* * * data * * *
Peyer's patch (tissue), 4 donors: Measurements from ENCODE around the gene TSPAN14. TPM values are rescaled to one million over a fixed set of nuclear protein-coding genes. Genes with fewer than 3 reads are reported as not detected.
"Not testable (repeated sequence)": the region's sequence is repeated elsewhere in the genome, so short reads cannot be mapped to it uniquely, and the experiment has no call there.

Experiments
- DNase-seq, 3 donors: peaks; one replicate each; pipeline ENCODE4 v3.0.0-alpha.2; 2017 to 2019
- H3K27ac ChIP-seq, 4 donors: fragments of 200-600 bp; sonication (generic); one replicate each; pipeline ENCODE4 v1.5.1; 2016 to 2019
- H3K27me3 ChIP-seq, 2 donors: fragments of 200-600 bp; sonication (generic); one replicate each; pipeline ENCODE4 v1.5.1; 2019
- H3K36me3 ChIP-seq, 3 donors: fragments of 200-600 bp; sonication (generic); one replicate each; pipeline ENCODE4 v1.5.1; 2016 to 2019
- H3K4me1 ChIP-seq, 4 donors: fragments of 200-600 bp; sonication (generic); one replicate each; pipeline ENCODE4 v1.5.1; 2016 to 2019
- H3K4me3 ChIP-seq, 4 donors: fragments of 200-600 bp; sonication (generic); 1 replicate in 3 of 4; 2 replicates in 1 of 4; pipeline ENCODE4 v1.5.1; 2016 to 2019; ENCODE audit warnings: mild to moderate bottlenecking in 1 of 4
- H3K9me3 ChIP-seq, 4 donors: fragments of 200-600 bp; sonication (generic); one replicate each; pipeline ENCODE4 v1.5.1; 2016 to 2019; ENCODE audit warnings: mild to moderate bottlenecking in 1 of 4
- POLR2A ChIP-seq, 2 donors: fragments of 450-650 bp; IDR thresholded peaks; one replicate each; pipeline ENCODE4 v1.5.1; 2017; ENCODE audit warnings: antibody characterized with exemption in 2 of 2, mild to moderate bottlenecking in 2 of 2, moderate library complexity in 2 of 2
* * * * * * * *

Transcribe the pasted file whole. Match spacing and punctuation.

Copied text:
Peyer's patch (tissue), 4 donors: Measurements from ENCODE around the gene TSPAN14. TPM values are rescaled to one million over a fixed set of nuclear protein-coding genes. Genes with fewer than 3 reads are reported as not detected.
"Not testable (repeated sequence)": the region's sequence is repeated elsewhere in the genome, so short reads cannot be mapped to it uniquely, and the experiment has no call there.

Experiments
- DNase-seq, 3 donors: peaks; one replicate each; pipeline ENCODE4 v3.0.0-alpha.2; 2017 to 2019
- H3K27ac ChIP-seq, 4 donors: fragments of 200-600 bp; sonication (generic); one replicate each; pipeline ENCODE4 v1.5.1; 2016 to 2019
- H3K27me3 ChIP-seq, 2 donors: fragments of 200-600 bp; sonication (generic); one replicate each; pipeline ENCODE4 v1.5.1; 2019
- H3K36me3 ChIP-seq, 3 donors: fragments of 200-600 bp; sonication (generic); one replicate each; pipeline ENCODE4 v1.5.1; 2016 to 2019
- H3K4me1 ChIP-seq, 4 donors: fragments of 200-600 bp; sonication (generic); one replicate each; pipeline ENCODE4 v1.5.1; 2016 to 2019
- H3K4me3 ChIP-seq, 4 donors: fragments of 200-600 bp; sonication (generic); 1 replicate in 3 of 4; 2 replicates in 1 of 4; pipeline ENCODE4 v1.5.1; 2016 to 2019; ENCODE audit warnings: mild to moderate bottlenecking in 1 of 4
- H3K9me3 ChIP-seq, 4 donors: fragments of 200-600 bp; sonication (generic); one replicate each; pipeline ENCODE4 v1.5.1; 2016 to 2019; ENCODE audit warnings: mild to moderate bottlenecking in 1 of 4
- POLR2A ChIP-seq, 2 donors: fragments of 450-650 bp; IDR thresholded peaks; one replicate each; pipeline ENCODE4 v1.5.1; 2017; ENCODE audit warnings: antibody characterized with exemption in 2 of 2, mild to moderate bottlenecking in 2 of 2, moderate library complexity in 2 of 2